Lemonade Stands And The Cadence Of Two Easy Steps
“So Beatrice, what are you going to make today?”
“And what’s the first ingredient?”
“And what’s second?”
“And then what?”
“Yes, ice, but also water, right?”
“Yes, and water!”
And that’s how it went on my oldest daughter Beatrice’s final Pre-K share and leader day recently – three easy steps – just like Special Agent Oso from Disney Junior teaches toddlers to do. Actually, four easy steps in this case, only because when Bea makes lemonade, it’s always too warm for her and so she wants to add ice to cool it down, along with adding the water.
Three (to four) easy steps to learning something new. In a fun way. A way you’ll always remember and that helps the learning stick, without much inhibition and a full-throttle curiosity of how things work that can be insatiable. To know is to do, again and again and again.
And the kids, well, that’s where they have us beat. Us being the adults in the room. According to a recent Freakonomics podcast titled Think Like a Child, Alison Gopnik, a professor of psychology and philosophy at the University of California-Berkeley and the author of The Philosophical Baby: What Children’s Minds Tell Us About Truth, Love, and the Meaning of Life, has done some fascinating research on children’s cognitive processes and development. In this podcast, Gopnik describes how modern research shows that kids are much more than just underdeveloped adults:
“Think of the kids as being the research and development division of the human species. And we’re—adults—we’re production and marketing. So from the production and marketing perspective, it might look like the R&D guys are really not doing anything that looks very sensible or useful. They sit around all day in their beanbag chairs playing Pong and having blue-sky ideas. And we poor production and marketing people, who are actually making the profits, have to subsidize these guys! But of course, one of the things that we know is that that kind of blue-sky, just pure, research actually pays off in the long run.”
Those are my girls for sure. But first, there’s a goal. There’s always a goal.
“Beatrice, do you want to learn how to make lemonade?”
“Yes, I do. It’s yummy.”
There you go. The goal. To make lemonade. Mercy, all we gotta do next is put a lemonade stand together out front and we got ourselves a lil’ business. It is nearly summertime, you know.
The main goal. The three easy steps to reach that main goal, and the goals around completing the three easy steps. A baby-steps business model. A cadence that includes reaching said goals, establishing new ones, and learning something new each and every time that leads to growth and success.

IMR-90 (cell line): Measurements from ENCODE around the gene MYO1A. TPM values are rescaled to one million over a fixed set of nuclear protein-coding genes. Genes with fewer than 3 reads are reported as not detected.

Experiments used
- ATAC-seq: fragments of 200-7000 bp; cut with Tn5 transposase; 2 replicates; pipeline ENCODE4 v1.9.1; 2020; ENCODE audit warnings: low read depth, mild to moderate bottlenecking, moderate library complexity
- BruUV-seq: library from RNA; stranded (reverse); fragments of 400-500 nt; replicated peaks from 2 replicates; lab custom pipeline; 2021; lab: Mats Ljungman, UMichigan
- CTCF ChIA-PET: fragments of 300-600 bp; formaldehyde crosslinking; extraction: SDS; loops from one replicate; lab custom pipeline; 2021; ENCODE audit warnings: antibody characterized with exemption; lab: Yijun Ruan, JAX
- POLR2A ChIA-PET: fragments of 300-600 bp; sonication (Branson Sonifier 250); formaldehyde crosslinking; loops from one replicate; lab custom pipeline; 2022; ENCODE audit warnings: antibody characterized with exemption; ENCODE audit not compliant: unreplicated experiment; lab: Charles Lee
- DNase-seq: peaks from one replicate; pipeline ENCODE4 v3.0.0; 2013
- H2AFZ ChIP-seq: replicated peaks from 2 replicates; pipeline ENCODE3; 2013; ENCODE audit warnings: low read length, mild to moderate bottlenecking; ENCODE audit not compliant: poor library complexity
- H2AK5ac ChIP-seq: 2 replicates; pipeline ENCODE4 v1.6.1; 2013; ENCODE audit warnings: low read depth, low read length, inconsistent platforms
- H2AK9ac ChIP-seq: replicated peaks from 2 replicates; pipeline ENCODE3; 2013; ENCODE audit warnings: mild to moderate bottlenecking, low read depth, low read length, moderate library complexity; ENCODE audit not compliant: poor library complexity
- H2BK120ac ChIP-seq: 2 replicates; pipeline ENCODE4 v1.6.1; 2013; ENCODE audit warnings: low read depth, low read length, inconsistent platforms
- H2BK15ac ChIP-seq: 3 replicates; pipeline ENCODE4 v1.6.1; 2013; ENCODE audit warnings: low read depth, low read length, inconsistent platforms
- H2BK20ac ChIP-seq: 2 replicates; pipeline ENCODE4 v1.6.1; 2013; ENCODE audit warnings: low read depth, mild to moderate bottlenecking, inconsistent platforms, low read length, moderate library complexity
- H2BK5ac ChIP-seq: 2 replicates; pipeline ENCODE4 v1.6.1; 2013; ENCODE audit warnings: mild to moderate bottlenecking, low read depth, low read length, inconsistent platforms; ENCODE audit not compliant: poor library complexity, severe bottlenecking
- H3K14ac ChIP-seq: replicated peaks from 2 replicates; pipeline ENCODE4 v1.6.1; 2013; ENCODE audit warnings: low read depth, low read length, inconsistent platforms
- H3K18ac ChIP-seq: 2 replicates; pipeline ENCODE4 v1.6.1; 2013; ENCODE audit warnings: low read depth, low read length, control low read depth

To know is to do, again and again and again.
Unfortunately, this ain’t the case for many companies. Unhappiness and employee turnover are still all too common challenges for organizations of all shapes and size and industries. It’s an overgrown and thorny path that leaders and HR teams walk bare foot daily, with no compass to guide them, no “where the wild things are” curiosity driving the cadence of learning and growing (personally, professionally and monetarily).
This unruly, wild west “talent cycle” can create poor climates and cultures where your people are forced to scramble and hire reactively each time an employee makes a move toward the door.
Listening to Andre Lavoie, CEO and co-founder of ClearCompany, talk about how companies and business leaders need to establish values and primary goals (or reestablish them), aligning cascading goals and developing and managing a cadence to get all the business at hand done successfully and continuously, certainly inspired me to share the lemons-to-lemonade backstory.
Us adults in the room have killed the childhood R&D, and in the same last gasping breath, talent management strategies of the past no longer work. Today people work differently, are motivated differently and are engaged differently, and want their performance measured differently. Millennials may have pushed all the employer flexibility buttons, but now every generation is demanding more.
For example, employees want ongoing growth opportunities, workplace flexibility, tools and systems that encourage collaboration, and commitment to a reciprocal climate of support and encouragement, all of which lead to payoffs in employee retention, satisfaction, and overall business performance. Organizations can no longer afford to simply “manage people,” because the people demand more – they want aligned business goals that they’re part of and that are attainable and evolve collaboratively over time.
We want lemonade stands and the cadence of two easy steps:
- Recognize. Organizations need to provide attractive corporate and employee cultures that recognizes the individual, while promoting innovation, learning, collaboration and connections. They need a visionary talent engagement experience that is orchestrated around people and people goals, not processes. The key now is to drive a higher level of contribution, deeper engagement through a better “people management” experience.
- Experience. These attributes – the aligned goals, the learning, the development, the sound business model, the full-throttle curiosity of how things work – all culminate in delivering an amplifier effect on talent contribution and success. Organizations that provide a more engaging experience can better gain adoption of the talent initiatives throughout the company, and align individual objectives to business goals to improve performance, retention, and productivity.
This “amplifier effect” of people’s contributions upon aligned, accomplished goals has a rapid and lasting impact over time. Positive business outcomes become the norm.
Just add sugar and ice, right? It’s yummy indeed.
photo credit: InspirationDC via photopin cc